Before the Nebraska baseball team gets on a plane and flies to Texas for its season-opening four-game series at Sam Houston beginning on Friday, the Huskers held a short, situational scrimmage on Tuesday in an effort to fine-tune some things.
With the opener only three days away, the team is itching to go up against someone that isn’t a teammate, head coach Will Bolt said.
“I know our guys are ready to just go play against somebody else at this point,” he said Tuesday afternoon inside the Alex Gordon Training Complex in Lincoln.
The Huskers’ starting rotation was revealed, and the left-handed senior from Millard South, Kyle Perry, will get the start on Friday night. While Perry is talkative and engaging off the field, he flips a switch when he’s on the mound and doesn’t need much coaching.
“I don’t really say much to him, and don’t really need to say much to him,” Bolt said of Perry. “He knows who he is, what he’s trying to accomplish and it’s kind of a personal attack on each guy. He’s out there trying to just compete as well as he can against every single hitter, and that’s what makes him very successful and I think that’s what you’ll see from each guy who takes the ball.”
First pitch for Nebraska’s Friday game is slated for 6:30 p.m. CT and will be televised on ESPN+. The Huskers will play two games on Saturday with righty Shay Schanaman starting the first game and righty Dawson McCarville starting the second. Braxton Bragg, another right-hander, will get the Sunday start.
The battle between Perry and Schanaman was tight. Bolt said those two were “neck and neck” and even though he didn’t get to see Perry throw in the fall, Bolt isn’t worried about the health of Perry, who missed most of last season recovering from Tommy John surgery in the summer of 2020. Perry returned to the team late in the season and pitched against Arkansas in the regional final.
“Like I said, they’re 1A and 1B. Those guys have been involved in almost all the conversations with the coaches together,” Bolt said of Perry and Schanaman. “They’re captains, and really for us, it came down to a potential matchup problem that, maybe having a left-handed pitcher on Friday could create another team maybe thinking about changing up their lineup. A lefty tends to maybe shut down a running game a little bit at times, we saw that with (Cade) Povich last year on Fridays.
“Couldn’t go wrong either way, but excited about the four guys we got leading the way this weekend.”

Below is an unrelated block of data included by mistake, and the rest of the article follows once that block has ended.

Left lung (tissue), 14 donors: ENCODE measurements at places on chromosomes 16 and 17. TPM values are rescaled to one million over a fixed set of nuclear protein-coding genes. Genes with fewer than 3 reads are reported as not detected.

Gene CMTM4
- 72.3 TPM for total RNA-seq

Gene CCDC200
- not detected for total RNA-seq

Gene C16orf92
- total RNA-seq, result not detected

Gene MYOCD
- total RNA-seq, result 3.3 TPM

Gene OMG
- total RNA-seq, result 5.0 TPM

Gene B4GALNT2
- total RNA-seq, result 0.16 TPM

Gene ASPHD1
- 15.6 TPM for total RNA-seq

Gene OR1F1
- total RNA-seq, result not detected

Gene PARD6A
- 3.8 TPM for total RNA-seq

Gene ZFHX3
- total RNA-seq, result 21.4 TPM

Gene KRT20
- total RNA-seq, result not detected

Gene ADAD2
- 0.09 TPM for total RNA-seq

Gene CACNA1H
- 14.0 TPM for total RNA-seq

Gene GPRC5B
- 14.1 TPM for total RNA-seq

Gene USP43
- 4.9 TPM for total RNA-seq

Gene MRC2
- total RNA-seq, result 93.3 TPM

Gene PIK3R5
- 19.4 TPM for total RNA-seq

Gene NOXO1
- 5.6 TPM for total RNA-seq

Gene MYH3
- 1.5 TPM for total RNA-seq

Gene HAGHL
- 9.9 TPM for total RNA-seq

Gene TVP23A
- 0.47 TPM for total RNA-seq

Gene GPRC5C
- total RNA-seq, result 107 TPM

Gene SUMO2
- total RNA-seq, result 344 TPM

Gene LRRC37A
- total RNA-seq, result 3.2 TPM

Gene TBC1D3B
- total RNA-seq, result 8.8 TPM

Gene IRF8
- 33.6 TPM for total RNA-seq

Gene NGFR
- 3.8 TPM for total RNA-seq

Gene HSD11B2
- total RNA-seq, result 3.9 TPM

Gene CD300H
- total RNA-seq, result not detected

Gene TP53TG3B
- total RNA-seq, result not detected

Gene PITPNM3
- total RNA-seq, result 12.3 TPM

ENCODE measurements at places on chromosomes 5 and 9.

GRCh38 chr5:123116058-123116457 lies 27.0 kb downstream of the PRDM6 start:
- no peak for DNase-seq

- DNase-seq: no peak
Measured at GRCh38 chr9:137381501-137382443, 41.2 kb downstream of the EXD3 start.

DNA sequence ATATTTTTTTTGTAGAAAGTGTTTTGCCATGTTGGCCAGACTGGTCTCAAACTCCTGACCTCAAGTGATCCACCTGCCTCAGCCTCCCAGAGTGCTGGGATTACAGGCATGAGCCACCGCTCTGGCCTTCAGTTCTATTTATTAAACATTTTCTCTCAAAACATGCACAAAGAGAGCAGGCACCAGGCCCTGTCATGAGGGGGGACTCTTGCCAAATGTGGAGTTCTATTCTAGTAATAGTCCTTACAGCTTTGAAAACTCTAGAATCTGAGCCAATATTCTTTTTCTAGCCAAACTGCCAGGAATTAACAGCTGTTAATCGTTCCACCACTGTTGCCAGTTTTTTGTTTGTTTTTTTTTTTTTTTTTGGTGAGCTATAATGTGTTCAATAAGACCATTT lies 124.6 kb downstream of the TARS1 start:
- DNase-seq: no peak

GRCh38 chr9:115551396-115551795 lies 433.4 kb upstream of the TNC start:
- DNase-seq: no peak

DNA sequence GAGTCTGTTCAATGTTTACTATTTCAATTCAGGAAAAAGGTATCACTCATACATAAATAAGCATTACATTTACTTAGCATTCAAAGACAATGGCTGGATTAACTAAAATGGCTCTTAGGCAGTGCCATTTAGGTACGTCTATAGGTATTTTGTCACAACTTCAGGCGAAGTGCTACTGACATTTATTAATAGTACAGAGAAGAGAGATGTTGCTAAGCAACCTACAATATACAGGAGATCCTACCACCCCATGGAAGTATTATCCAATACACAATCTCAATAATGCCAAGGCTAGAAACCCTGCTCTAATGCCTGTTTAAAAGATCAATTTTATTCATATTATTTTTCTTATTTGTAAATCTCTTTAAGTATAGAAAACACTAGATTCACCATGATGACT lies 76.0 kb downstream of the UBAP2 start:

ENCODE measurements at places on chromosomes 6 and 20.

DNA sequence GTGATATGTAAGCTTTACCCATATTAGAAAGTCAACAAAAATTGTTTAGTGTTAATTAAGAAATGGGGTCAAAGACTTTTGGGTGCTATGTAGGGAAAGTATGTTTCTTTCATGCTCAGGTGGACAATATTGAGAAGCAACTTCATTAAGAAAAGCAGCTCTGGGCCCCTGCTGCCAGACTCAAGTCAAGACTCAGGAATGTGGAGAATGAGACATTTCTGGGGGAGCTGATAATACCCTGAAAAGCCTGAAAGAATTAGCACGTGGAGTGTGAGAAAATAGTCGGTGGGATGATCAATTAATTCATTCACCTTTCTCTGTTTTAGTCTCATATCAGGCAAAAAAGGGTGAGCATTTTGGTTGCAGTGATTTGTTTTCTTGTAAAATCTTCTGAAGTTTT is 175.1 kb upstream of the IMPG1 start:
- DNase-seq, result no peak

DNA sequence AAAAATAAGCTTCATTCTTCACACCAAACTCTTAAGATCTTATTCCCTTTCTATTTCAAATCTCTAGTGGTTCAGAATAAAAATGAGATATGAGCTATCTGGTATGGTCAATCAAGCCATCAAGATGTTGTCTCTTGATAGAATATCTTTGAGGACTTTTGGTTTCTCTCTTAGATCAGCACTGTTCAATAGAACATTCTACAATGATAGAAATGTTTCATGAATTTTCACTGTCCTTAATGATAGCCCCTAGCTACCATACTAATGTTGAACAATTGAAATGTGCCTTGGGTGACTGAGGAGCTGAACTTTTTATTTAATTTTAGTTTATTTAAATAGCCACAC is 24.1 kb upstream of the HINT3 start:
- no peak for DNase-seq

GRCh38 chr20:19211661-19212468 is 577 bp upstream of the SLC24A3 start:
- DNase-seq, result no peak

McCarville is one of two transfer pitchers to join the team this year—the other being Mason Ornelas from Texas A&M—and came to Nebraska after spending the past two seasons at Grand Canyon University in Phoenix, Arizona. Before that, he played two seasons at Glendale Community College. Last season at Grand Canyon, the 6-foot-3, 215-pound McCarville went 5-3 with an 3.58 earned-run average while owning a 48-to-25 strikeout-to-walk ratio.
McCarville’s fall could be described as “up and down” according to Bolt. Some of that may have been a product of trying to do too much right away. But that was then, and this is now. The transfer has a better idea of what his role on the team will be. He’s been sharp and competitive, which is what Bolt hoped to see in the fifth-year player.
“I think he’s settled in this spring, understanding what’s the expectation of him, coming in and be a guy at the front of games for us,” Bolt said of McCarville. “He’s going to be a guy who can sink the ball, he’s really refined his slider, and the changeup has been a good equalizer pitch for him against left-handed hitters especially. We’ve seen that all come together this spring. He was in that mix after the fall, and we knew that, maybe what we had seen in the fall wasn’t exactly what he was capable of, and he’s been outstanding.”
Bragg has been the most consistent pitcher on the roster since August, Bolt said. The third-year player from Kansas City will be looking for a bounce-back season after he had an 8.04 ERA in 15 2/3 innings of work in 2021. But the work and improvement he’s shown the coaching staff over the course of the last six months earned Bragg the opportunity to start on the first weekend.
“You look back at his season from last year, he was better at extended outings. Then he went and had a great summer as a starter,” Bolt said. “He came in this fall, and he’s always been a strike thrower, but the quality of strike is better now. There’s a fastball to both sides of the plate. He’s mentally tough to be able to overcome some of the tough times that he had last year.”
The first weekend isn’t ever going to make or break anyone’s season. But Bolt thinks there are real things you can take away from players when the games start to count in the win-loss columns.
“Especially for a young player, you get to see his reaction when the lights are on for the first time, and how that goes,” Bolt said. “Maybe that gives you a little bit of an insight as to if they’re a guy who can potentially play every day or not, or if they need to ease into it.”
Familiar face coaching the Bearkats
Sam Houston’s head coach, Jay Sirianni, is a former Husker baseball player and teammate of Bolt. Sirianni played for Nebraska from 1997-99 and was a graduate assistant for the Huskers in 2001.
The Bearkats went 30-25 overall last year and were 20-15 against conference foes.